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Mom shares brilliant alternative to chore charts for kids

Kid Helping Father To Wash Dishes chore chart alternative
Milles Studio/Stocksy

Chore charts can be such a useful tool to keep tasks organized and give kids a visual representation of what they’re responsible for that day, but sometimes things work better in theory than they do in practice.

Courtney Maddox (@courtmaddox on Instagram) had success with chore charts, but the mom of four admitted that she was “picking the wrong battles” when it came to managing tasks, and that drained her “parenting capital.” Perhaps surprisingly, Maddox had a revelation about how to better dole out chores to her kids after reading a book for adults called The Dichotomy of Leadership.

The book introduced to her a concept called “Decentralized Command” that encourages team members to make their own decisions and take responsibility for their tasks, which promotes autonomy and accountability. Maddox adapted this for her family and came up with the idea of a rotating “Kitchen Leader”—a move she said “changed everything” in a viral reel.

“We used to use chore charts to rotate through the jobs that needed to be done. It worked pretty well, but I found myself using up all my parenting capital (picking the wrong battles) managing the chores,” Maddox explained in the reel’s caption. “After reading The Dichotomy of Leadership, the missing piece finally dawned on me: Decentralized Command. In other words, empowering them as mini leaders to plan and execute.”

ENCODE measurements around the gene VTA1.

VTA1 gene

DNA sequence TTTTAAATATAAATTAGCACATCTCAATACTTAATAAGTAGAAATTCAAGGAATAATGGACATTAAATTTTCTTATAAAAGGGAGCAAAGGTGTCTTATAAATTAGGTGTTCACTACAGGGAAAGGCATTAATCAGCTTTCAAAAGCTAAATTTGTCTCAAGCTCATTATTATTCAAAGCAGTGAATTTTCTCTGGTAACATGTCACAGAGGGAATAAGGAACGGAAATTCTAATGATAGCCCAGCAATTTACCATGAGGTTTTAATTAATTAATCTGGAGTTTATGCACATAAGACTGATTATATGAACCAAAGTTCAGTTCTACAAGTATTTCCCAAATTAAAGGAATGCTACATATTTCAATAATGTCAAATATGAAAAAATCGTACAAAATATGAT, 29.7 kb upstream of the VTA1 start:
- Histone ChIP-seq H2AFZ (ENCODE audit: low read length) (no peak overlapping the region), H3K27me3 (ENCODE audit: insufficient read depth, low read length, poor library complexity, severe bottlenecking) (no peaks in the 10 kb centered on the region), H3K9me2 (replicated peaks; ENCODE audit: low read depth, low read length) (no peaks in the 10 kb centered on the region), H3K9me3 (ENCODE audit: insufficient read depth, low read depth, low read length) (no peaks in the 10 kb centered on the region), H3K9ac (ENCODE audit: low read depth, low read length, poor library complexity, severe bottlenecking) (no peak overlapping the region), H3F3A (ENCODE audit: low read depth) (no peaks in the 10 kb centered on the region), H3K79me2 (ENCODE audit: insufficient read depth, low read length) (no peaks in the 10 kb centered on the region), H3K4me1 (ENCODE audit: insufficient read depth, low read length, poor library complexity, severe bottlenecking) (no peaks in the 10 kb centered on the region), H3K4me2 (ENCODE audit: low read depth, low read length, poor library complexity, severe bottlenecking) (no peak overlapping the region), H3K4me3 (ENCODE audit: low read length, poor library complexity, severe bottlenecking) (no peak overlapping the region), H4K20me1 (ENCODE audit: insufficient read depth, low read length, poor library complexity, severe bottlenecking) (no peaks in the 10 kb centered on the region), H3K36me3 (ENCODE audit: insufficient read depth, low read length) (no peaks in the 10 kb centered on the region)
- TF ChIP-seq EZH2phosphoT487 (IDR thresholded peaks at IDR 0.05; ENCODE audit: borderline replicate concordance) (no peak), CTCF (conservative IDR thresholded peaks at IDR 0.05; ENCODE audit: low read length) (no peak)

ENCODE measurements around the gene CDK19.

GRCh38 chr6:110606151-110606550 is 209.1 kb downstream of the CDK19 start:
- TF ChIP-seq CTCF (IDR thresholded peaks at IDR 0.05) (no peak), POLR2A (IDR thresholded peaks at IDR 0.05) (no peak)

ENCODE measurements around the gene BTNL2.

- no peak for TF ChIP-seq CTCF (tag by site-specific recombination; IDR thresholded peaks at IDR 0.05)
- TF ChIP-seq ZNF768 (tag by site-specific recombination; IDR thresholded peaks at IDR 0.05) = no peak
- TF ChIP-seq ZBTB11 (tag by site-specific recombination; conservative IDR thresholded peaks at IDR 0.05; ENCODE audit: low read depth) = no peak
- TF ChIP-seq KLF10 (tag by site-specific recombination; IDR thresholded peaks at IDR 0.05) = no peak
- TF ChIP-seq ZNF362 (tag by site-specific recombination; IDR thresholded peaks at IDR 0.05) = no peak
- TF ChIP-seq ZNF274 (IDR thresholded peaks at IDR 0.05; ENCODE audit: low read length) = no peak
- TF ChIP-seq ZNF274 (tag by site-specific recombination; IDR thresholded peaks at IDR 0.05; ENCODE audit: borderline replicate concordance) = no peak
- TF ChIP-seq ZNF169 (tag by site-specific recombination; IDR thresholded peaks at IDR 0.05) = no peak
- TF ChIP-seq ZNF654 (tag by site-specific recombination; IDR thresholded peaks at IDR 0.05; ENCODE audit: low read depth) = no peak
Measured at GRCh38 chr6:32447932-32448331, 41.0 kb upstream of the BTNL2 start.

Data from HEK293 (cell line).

“So NOW…they rotate being the ‘Kitchen Leader,’” she continued. “The Kitchen Leader gets to delegate all the jobs. They decide the level of involvement on each task for each person. And the buy-in has been night and day different.”

Maddox’s children are young, and this method is teaching them not only how to delegate jobs, but also how to be responsible for their own. “I’ve seen them learn to divide and conquer. I’ve seen them give themselves jobs, knowing if they don’t help, the next Leader may not either. I’ve seen them problem solve and strategize together,” she wrote before noting the best perk of all: “And I get to relax on the couch and watch them work as a team.”

This is a pretty brilliant alternative to chore charts, but one parent wasn’t a fan of Maddox saying she sat and relaxed while her kids cleaned the kitchen. “Curious if there’s a reason to sit and watch on your phone instead of participate?” he asked in a comment. “I would think the leader gets to assign jobs for the adults too?”

Maddox responded to the comment, giving a little more insight into her family’s nightly routine. “Good question! This is one of the areas we’ve decided to give them full responsibility in the household,” she explained. “I prepare the meals while my husband tends to our newborn, then we switch and he supervises the kitchen cleanup. It’s what works for us, but there are definitely other ways that could work!”

Like anything, this is something you could adapt to best fit your family. There are lots of different ways to get children involved with chores, but one thing’s for sure: they’re important to help shape your kid into a happy, healthy adult.